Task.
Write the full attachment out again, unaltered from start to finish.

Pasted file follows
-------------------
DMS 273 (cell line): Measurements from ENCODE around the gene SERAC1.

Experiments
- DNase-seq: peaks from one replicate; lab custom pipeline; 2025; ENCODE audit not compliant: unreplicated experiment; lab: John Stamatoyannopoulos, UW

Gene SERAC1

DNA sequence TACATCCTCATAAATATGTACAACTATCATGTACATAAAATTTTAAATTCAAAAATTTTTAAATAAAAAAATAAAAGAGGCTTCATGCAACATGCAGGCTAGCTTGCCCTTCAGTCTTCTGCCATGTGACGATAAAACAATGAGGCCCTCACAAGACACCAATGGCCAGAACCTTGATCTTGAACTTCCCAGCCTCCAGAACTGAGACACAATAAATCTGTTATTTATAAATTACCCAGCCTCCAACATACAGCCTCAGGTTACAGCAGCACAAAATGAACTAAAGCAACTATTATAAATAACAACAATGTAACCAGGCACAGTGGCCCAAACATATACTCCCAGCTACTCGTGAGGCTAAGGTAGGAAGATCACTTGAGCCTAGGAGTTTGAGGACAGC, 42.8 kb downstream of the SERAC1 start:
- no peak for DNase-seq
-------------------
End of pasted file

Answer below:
DMS 273 (cell line): Measurements from ENCODE around the gene SERAC1.

Experiments
- DNase-seq: peaks from one replicate; lab custom pipeline; 2025; ENCODE audit not compliant: unreplicated experiment; lab: John Stamatoyannopoulos, UW

Gene SERAC1

DNA sequence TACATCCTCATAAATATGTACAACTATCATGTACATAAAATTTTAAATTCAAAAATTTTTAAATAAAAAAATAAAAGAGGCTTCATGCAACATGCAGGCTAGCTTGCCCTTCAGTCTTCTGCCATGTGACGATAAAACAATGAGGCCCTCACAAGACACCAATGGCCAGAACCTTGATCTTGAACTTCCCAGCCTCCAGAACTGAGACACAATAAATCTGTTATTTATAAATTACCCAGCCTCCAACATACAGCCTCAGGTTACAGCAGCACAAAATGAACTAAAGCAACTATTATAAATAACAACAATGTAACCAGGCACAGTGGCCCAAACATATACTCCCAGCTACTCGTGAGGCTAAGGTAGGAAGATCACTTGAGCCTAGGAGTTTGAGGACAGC, 42.8 kb downstream of the SERAC1 start:
- no peak for DNase-seq